Coyote Wall Hike in the Columbia River Gorge, Washington

On Sunday we decided to take advantage of the sunny spring weather and ventured out for our first hike in Washington State. Our new friends Kara and Matt suggested we all hike Coyote Wall in the Columbia River Gorge. Located approximately 4.5 miles East of Hood River on the Washington side, Coyote Wall rises high above the river and offers spectacular views of the Gorge from its rim. The trail head is relatively easy to find, located on Courtney Road off SR 14.

We began our journey around 7:30 AM and after an easy drive up the gorge, arrived at the trail head just before 9:00AM. The weather in Portland was mostly overcast, but by the time we reached Hood River, the clouds had broken up and the sun had warmed the air temperature to about 50° F. There weren’t many people at the trailhead yet, but Matt advised us that this would be a different scene by the end of the day.

The trail starts at about 100 feet in elevation and climbs to over 2000 feet in elevation by the time one reaches the highest point on Coyote Wall. Our chosen route would take us approximately 6.5 miles roundtrip, but there are many opportunities to shorten or lengthen ones distance by following different side trails.

The hike begins by walking along old Highway 8, now covered in boulders and cracked pavement. After our abundant rainfall, we saw many small waterfalls. As we walked along the road, we noticed old drill holes in the blasted rock face. Our pavement-laden route did not last long, as the trail soon turned Northwest and headed up the side of the Wall. This trail is heavily used by mountain bikers and some parts of the trail have ruts only a tire width wide.

Mini Waterfall Along Trail on Old Highway 8     Drill Holes in Blasted Rock Along Trail on Old Highway 8

Our ascent was eased slightly by taking a few spur-switchbacks in the trail. This design makes the hike as challenging as one desires. We preferred to take every other switchback and enjoy the views along the way.

Sunny Spring Day at the Columbia River Gorge     Coyote Wall

As we climbed, it didn’t take long before we were afforded our first sunny views of the gorge. The trail continues almost straight up the sloping hill along the rim of Coyote Wall. We stopped numerous times to peer over the rim into the canyon below.

Matt, Kara, and Jason Hiking Along the Rim of Coyote Wall     Katie and Bella on the Rim of Coyote Wall with Matt and Kara in the Background

Near the top of the Wall, we looked back and had a spectacular view of the Oregon side of the gorge and Hood River. If the weather had been better farther West, we could have seen Mt. Hood in the distance. After reaching the top and crossing the relatively sparse (and very windy) landscape encompassing the first half of our journey, the trees became more dense and the forest soon surrounded us. Kara and Matt had heard that there were ticks in this forest, but had never seen them.

View North of Oregon Side of Columbia River Gorge with Mount Hood Hiding in the Clouds     Forested Trail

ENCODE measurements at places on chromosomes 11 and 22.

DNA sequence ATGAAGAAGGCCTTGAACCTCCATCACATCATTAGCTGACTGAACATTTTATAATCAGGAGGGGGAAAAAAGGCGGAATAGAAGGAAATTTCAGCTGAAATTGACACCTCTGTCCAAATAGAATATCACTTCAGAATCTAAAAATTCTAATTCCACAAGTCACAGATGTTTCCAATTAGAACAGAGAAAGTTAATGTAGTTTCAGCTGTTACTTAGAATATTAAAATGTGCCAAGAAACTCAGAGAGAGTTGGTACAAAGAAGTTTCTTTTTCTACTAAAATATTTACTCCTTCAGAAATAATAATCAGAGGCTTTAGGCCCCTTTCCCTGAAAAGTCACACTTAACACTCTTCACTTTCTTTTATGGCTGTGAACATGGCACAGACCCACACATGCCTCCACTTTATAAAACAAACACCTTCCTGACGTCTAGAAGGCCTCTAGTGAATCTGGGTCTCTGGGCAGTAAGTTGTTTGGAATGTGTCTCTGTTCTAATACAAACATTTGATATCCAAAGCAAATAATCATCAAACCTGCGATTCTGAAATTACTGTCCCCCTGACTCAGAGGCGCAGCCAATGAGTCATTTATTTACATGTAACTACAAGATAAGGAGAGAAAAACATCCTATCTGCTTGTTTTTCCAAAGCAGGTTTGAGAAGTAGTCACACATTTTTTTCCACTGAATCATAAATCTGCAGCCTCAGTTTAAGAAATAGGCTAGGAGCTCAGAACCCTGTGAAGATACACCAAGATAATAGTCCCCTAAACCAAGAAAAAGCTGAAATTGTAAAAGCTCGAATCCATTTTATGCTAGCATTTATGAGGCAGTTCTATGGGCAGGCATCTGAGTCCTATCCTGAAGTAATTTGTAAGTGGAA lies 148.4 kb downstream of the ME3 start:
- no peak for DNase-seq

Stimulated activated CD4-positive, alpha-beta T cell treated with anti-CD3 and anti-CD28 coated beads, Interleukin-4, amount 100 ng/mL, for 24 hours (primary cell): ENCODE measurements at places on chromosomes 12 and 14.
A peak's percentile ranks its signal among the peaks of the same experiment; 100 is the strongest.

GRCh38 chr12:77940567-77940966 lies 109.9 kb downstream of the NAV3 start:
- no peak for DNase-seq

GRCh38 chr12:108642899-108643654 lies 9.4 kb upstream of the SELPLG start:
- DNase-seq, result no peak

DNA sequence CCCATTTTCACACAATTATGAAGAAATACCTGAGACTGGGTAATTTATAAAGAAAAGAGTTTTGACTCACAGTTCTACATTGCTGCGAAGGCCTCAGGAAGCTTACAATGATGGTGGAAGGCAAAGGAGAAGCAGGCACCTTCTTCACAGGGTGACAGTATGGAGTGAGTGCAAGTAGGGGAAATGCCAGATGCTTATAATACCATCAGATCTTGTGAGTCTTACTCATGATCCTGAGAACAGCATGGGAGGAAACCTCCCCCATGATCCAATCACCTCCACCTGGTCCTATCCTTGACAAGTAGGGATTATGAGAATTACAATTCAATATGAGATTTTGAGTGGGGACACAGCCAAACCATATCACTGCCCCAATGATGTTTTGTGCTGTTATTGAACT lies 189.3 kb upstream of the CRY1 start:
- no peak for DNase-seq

As we sat enjoying our lunch on some moss-covered boulders at the base of Coyote Wall, I suddenly noticed a small black bug on my pants. Having never encountered a tick, I brushed this creature away. However, when a second one crawled onto my leg, I realized, and Matt confirmed, that it was a tick. Thankfully, we had recently dosed Bella with her flea and tick medication. By the end of the day, we had picked five or six ticks off of her and a few off of ourselves.

Jason Perched on a Rock Below Coyote Wall     Patch of Wildflowers

On our way down, we noticed many beautiful, brightly colored wild flowers. For me, they signaled spring and more great hikes to come. Days like this remind us how much we love the dry weather and hiking in the Northwest.

Yellow Glacier Lily (Erythronium grandiflorum) and Purple Wildflowers     Grass Widow (Olsynium douglasii) Wildflower

As we finished our hike, we encountered many other hikers out enjoying the spring weather. This hike is not too challenging and difficulty can be eased by taking a less direct route to the top and turning back on the trail earlier. The road near the trailhead was now packed with people ready to enjoy the weather and sights. We decided that enjoying a few libations in Hood River would be the perfect end to our day.

Cattle Chute Near Trail Head


linda, Tue, 04/19/2011 - 15:31

We own property at the top of this hike and have been considering putting in a small private campground. How do you feel that might go over? Just curious what hikers/bikers might think of this idea. Thanks! Happy Hiking! Linda

jloomis, Tue, 04/19/2011 - 21:36

Hi Linda,

First off, thank you for taking the time to visit Loomis Adventures and comment.

Personally, I like the idea of a small campground in the area especially since it would open up more property for some people to enjoy. But like all ideas, I am sure you will find some people opposed. As long as your private campground is safe, clean, and environmentally conscious, I suspect you will find most hikers/bikers will have a favorable attitude.

Emmy, Thu, 05/24/2012 - 21:17

I think that would be a generous and wonderful thing to do! That you are willing to share your land with the public is a testament to the type of people you are! I used to mountain bike but now that I am older I just hike. It would be a great place to hike to and camp. My family owns property on the east coast and we have designated some of it as a conservation easement so that it cannot be developed, to protect the watershed that runs through it. We do however, maintain trails and leave it open for public access. It's good to have people on the property to enjoy it and help steward it. Thanks so much for your great idea!

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